Monthly Archives: August 2017

Exercising and Pregnancy – Keeping You and Your Baby Safe

Planning for pregnancy and exerciseThe best time to start planning your health, weight and exercise program is the same time as you are starting to plan your pregnancy; having a strong, fit and healthy body will not only prepare you for the strength and stamina required during your pregnancy, but it will also increase your chances of conception and an easier pregnancy, labour and birth!The other reason to start your health, weight and exercise program prior to conception, is that pregnancy is no time to start anything new as it may cause unwanted stress to you and your baby. Any activity you are doing in the 6 months leading up to your pregnancy is generally OK to continue through the term of your pregnancy, however a visit to your Doctor or Obstetrician is always recommended to discuss the appropriateness of your activities and the intensity at which you should be training through the different stages of your pregnancy.Strength training is now recommended by the American College of Obstetricians and has been associated with:
Making pregnancy easier
Helping avoid weight gain
Decreasing time in labour
Making labour easier
Quicker recovery after birth
Reduces tiredness
Better control over body-fat fluctuations
Increased strength to perform daily activities during and after pregnancy
Strength to cope with the lifestyle changes of a new baby
Exercising during pregnancy

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Regular exercise during pregnancy will provide you with many benefits when compared to the alternative – a sedentary pregnancy! Keeping fit and active during your pregnancy will assist in preparing your body for the intensity of labour, will assist in your ability to cope with the physically demanding challenges that motherhood brings with it and will also help you to reach your pre-pregnancy weight much faster.The types of exercise you choose do both pre-pregnancy and during your pregnancy should depend on the types of exercise that you enjoy doing; if you don’t enjoy what you do, chances are you won’t keep it up for long – especially if you are planning for the 6 months prior to your pregnancy and the 9 months to follow.Exercises could include:
Aqua aerobics or swimming
Yoga, pilates or stretching
Cycling (on a stationary bicycle once you are pregnant)
Pregnancy exercise classes
Strength Training
Personal Training and pregnancyA great way to keep motivated during your exercise program and to ensure that you are doing the best by your body throughout your journey is to find yourself a personal trainer who is experienced in exercise during pregnancy.There are many advantages to using a personal trainer as they will be aware of the safety considerations for you and your baby as well as correct technique, nutrition, suitable and practical exercise for the preparation of giving birth and of course, support and encouragement!In particular, the benefits of having a personal trainer is to start a supervised strength training program in the six months leading up to your planned pregnancy (and from my experience, healthy clients who plan for pregnancy certainly fall pregnant quickly).Safety considerations for exercise during pregnancyTo ensure that your exercise program provides you with all of the wonderful benefits outlined above, you will also need to ensure your safety and that of your baby, so below is a list of safety considerations to be aware of; and remember to always speak to your Doctor or Obstetrician if you are unsure.1. Avoid Overheating. Your growing baby does not have the same ability to dissipate heat as you do. To avoid overheating:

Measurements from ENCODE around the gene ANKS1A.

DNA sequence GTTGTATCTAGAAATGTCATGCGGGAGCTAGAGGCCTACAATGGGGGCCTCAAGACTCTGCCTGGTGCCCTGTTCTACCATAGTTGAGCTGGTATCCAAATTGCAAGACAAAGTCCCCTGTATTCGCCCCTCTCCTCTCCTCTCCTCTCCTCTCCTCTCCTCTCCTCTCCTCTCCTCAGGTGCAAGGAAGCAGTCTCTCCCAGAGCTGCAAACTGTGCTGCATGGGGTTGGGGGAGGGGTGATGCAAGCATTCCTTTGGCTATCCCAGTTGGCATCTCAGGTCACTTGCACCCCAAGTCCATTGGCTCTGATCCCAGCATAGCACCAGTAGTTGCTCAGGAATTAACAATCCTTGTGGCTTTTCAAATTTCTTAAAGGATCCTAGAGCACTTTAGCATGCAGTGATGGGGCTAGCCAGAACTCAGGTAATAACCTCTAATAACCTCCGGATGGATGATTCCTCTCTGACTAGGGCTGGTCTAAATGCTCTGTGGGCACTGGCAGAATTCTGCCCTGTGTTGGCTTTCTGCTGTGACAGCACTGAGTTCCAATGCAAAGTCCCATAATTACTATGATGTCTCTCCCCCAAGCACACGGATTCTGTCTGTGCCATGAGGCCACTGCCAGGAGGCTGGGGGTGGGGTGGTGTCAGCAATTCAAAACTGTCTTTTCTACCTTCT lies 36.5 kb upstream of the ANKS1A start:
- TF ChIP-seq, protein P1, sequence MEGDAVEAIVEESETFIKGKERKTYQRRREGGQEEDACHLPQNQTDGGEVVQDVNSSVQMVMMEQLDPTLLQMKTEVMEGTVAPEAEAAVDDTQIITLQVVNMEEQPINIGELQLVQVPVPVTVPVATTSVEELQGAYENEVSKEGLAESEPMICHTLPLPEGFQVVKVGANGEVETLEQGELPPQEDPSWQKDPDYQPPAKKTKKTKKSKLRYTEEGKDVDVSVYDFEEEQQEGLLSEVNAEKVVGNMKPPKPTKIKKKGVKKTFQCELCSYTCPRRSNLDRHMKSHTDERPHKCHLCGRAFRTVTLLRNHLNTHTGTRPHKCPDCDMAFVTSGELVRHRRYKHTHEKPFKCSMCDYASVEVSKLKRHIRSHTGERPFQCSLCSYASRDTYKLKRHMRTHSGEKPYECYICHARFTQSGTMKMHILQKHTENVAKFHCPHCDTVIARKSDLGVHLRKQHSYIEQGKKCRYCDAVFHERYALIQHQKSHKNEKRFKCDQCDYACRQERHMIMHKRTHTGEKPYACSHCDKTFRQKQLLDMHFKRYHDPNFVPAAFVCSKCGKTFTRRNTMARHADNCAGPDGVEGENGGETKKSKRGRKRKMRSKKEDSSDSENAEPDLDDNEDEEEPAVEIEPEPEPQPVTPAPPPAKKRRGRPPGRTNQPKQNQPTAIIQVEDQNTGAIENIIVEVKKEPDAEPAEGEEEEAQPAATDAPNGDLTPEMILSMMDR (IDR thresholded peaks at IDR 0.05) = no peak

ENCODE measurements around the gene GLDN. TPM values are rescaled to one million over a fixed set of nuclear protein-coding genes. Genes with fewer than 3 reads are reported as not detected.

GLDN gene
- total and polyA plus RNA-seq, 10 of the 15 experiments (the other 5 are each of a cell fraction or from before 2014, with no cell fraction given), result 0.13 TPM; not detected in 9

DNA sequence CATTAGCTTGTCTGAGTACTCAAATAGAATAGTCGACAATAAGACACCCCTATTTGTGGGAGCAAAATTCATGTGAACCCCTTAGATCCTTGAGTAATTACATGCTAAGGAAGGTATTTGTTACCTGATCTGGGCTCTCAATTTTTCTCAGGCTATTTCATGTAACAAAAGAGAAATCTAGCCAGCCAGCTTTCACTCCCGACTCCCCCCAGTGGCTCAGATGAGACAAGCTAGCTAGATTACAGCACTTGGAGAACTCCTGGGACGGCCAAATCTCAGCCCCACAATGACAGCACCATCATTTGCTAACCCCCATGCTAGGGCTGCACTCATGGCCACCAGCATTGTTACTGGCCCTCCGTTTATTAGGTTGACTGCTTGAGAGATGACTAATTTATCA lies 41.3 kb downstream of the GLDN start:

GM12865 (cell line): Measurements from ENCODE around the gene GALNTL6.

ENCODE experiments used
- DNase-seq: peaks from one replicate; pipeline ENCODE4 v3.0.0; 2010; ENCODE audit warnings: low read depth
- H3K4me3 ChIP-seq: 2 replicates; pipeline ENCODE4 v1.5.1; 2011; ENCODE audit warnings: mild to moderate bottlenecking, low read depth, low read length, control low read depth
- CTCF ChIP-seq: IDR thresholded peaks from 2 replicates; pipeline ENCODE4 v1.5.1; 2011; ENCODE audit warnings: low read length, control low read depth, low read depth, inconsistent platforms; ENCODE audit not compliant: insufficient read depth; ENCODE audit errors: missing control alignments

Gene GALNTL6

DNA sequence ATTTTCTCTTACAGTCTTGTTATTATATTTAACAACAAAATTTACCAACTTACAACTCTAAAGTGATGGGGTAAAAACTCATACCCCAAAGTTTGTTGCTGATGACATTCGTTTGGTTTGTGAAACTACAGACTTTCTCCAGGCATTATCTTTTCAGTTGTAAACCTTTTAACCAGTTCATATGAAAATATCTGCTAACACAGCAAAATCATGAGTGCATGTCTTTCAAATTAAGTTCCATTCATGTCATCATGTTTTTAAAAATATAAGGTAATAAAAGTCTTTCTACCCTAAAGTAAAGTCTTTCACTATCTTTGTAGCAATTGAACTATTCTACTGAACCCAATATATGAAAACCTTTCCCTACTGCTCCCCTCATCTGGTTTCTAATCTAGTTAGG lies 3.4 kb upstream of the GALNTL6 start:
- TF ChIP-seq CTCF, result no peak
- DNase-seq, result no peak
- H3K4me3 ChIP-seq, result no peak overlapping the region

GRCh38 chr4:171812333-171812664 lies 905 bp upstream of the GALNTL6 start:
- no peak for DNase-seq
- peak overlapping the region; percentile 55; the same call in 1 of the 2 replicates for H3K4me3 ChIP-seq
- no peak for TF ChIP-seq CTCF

Avoid prolonged exercise.
Stay well hydrated.
Do not use sweating as an indicator of how hot you may be getting.
Avoid exercising on hot, humid days. Use fans during hot weather.
Wear light, loose fitting clothing. Cotton is best.
2. Avoid saunas and steam baths at all times during pregnancy.3. Avoid high intensity exercise. Studies have indicated that when a mother’s heart rate stays in a range of approximately 140bpm, the foetus has no abnormal responses. To keep exercise intensity at a safe level, follow these guidelines:

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Change from an intermediate or advanced aerobics program to a lighter paced program.
Learn how to measure your heart rate and check it regularly.
Be realistic about the need to exercise in moderation.
Have a prolonged cool-down after the aerobic portion of the workout.
4. Avoid frequent and prolonged exercise after week 28 of your pregnancy.5. Limit the amount of exercise that you do lying on your back. This is of particular concern from your second trimester on.6. Avoid the use of hand weights over 0.5kg in weight during aerobic classes.7. Perform Pelvic Floor (Kegel) Exercises.8. Wear a good supportive bra.9. Avoid rapid changes in direction and be very cautious if you are doing Step exercise classes.10. Stretch gently.11. Have a light snack approximately 2 hours before exercise and carry a small carton of fruit juice to your workout.12. Stop exercise: if at any time during your exercise session you feel very hot, faint, dizzy, short of breath, experience vaginal bleeding, have palpitations, blurred vision, or severe or continuous headaches – stop immediately . It is also important to stop if you experience lower abdominal pain, tightness or cramping, back pain or pubic pain. If you experience any of these symptoms, consult your obstetrician.

Exercise and Pregnancy – Be a Strong and a Healthy Mother